Eastern Pacific Cloud Aerosol Precipitation Experiment
15 February 2023 - 14 February 2024
Lead Scientist: Lynn Russell
Observatory: amf, epc
Coastal cities provide the opportunity to characterize marine clouds and the substantial effects of manmade particles on cloud properties and processes. La Jolla lies to the north of San Diego, California, but it is often about a day downwind of the major pollution sources located in the ports of Los Angeles and Long Beach. The large dynamic range of aerosol particle concentrations combined with the multi-hour to multi-day persistence of stratocumulus cloud layers makes the site ideal for investigating the seasonal changes in cloud and aerosol properties as well as the quantitative relationships between cloud and aerosol properties.
The focus of this project is to characterize the extent, radiative properties, aerosol interactions, and precipitation characteristics of stratocumulus clouds in the Eastern Pacific across all four seasons at a coastal location, such as the Scripps Pier and the Scripps Mt. Soledad sites in La Jolla. An important enhancement to this study will be the collection of simultaneous in-cloud aerosol and droplet measurements to investigate the differences in these cloud properties during regional polluted and clean marine conditions. The combined observations will provide an unprecedented set of constraints for the following questions:
- Cloud and aerosol climatology: What are the seasonal and diurnal cycles of marine stratocumulus cloud and aerosol properties on the northeastern Pacific coast?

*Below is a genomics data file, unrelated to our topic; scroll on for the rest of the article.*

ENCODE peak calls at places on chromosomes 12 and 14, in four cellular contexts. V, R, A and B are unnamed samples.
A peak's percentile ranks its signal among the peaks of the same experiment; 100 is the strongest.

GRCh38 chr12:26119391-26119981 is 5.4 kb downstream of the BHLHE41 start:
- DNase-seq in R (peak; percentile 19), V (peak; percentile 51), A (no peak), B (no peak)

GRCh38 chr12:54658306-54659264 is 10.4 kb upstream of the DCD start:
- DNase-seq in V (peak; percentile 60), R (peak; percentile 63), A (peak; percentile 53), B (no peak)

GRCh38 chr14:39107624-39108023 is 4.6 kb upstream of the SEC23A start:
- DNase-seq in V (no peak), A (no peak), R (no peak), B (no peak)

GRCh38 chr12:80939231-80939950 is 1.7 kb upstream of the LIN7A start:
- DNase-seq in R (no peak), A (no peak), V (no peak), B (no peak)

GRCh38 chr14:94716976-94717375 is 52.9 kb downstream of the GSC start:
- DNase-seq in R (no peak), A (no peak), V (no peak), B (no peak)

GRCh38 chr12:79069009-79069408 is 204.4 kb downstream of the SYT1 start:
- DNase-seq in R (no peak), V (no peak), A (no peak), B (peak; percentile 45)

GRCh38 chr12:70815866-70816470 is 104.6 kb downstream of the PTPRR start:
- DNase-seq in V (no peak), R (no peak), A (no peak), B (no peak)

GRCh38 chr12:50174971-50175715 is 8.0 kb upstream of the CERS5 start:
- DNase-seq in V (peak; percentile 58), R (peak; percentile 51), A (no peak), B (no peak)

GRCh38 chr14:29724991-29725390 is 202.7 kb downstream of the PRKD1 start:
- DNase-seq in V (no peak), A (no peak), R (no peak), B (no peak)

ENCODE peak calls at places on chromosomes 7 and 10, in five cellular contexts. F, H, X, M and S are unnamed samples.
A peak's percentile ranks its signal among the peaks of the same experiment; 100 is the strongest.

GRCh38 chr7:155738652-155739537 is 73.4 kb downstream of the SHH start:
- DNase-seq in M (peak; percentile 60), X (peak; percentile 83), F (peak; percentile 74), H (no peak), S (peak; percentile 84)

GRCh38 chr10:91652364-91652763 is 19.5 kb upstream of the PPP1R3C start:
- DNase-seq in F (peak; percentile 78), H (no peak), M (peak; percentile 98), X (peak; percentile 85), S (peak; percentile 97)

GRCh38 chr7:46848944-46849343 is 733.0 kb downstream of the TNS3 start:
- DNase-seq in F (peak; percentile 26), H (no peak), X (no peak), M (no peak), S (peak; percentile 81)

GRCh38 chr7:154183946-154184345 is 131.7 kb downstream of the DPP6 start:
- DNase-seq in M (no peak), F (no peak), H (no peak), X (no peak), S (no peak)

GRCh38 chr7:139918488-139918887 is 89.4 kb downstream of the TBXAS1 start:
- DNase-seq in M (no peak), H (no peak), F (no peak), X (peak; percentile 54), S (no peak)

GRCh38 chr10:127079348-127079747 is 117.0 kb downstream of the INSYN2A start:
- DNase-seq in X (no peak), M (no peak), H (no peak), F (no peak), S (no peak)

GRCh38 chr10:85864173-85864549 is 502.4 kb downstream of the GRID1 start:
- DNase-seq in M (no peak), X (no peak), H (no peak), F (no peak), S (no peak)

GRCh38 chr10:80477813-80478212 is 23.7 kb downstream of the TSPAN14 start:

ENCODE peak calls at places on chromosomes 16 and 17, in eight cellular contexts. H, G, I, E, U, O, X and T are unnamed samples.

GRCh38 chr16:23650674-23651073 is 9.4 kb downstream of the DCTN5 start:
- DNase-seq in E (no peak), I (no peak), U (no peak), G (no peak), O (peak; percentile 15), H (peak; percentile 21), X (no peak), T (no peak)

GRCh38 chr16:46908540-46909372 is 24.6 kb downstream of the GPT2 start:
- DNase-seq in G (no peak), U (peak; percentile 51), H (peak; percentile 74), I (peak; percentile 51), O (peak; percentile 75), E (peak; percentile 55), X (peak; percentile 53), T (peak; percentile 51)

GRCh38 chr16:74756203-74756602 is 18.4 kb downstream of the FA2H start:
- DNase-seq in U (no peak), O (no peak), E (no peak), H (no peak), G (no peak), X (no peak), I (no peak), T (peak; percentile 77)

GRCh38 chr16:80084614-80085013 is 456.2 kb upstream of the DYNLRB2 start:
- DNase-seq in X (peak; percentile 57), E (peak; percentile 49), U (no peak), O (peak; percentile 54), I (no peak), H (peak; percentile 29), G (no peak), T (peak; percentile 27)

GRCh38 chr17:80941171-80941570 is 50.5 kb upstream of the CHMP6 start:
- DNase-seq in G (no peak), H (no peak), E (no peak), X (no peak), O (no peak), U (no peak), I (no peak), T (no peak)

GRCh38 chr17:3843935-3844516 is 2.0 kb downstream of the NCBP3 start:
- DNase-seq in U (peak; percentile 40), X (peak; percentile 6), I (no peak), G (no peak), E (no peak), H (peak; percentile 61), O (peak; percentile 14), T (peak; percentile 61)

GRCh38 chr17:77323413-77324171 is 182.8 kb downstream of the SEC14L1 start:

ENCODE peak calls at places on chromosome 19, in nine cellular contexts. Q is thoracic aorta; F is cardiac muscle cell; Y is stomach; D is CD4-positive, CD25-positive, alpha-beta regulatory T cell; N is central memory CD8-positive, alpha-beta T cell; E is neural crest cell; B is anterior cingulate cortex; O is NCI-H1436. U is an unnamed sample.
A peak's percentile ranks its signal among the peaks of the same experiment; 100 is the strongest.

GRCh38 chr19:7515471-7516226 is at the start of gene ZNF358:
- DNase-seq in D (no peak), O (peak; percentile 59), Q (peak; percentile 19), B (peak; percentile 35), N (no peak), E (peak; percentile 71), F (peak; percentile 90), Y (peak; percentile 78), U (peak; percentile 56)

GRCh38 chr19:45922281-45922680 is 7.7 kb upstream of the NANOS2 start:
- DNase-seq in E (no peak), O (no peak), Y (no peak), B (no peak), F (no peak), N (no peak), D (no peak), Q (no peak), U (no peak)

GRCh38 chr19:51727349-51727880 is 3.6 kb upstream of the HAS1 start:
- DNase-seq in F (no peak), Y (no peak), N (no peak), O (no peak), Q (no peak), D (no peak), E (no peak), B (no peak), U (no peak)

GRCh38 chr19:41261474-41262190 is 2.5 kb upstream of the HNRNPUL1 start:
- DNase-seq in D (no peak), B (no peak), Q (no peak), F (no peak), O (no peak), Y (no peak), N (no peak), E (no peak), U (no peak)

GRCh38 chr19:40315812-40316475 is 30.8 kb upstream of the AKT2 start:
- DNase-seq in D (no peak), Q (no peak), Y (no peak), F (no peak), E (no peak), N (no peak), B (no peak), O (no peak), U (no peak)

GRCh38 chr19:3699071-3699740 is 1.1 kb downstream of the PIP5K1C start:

- Cloud radiative fluxes: How do cloud properties, including the ratio of direct-to-diffuse radiation, change as coastal clouds are advected inland?
- Aerosol-cloud interactions: Will retrieved cloud properties reflect the regional signatures of aerosol?
Each of these questions reflects a topic of current controversy in the literature that cannot be addressed without the type of comprehensive data set proposed here.
The relevance of this campaign to the ARM mission is its strategic location in an accessible and economically important region of the world that lacks long-term observations of its frequent, persistent, and climatically important coastal stratocumulus cloud cover.
The clouds lie in one of the largest regions of upwelling-driven stratocumulus layers that are most likely impacted by aerosol indirect effects, but climate models do not accurately simulate the processes that control their radiative effects. Furthermore, the coastal orography incites significant additional uncertainties related to cloud turbulence, air motion spectrum, and drop size distributions.
Finally, the aerosol in the region ranges from a clean marine background to frequent intrusions from a large and regionally homogeneous, well-characterized, surface‑based pollution source (the Los Angeles-Long Beach urban port megacity), providing a large dynamic range of aerosol conditions for investigation.
|Andrew Ackerman||Edwin Eloranta||Johannes Muelmenstaedt|
|Allison Aiken||Ann Fridlind||Markus Petters|
|Susannah Burrows||Dan Lubin||Israel Silber|
|Rachel Chang||Mark Miller||Die Wang|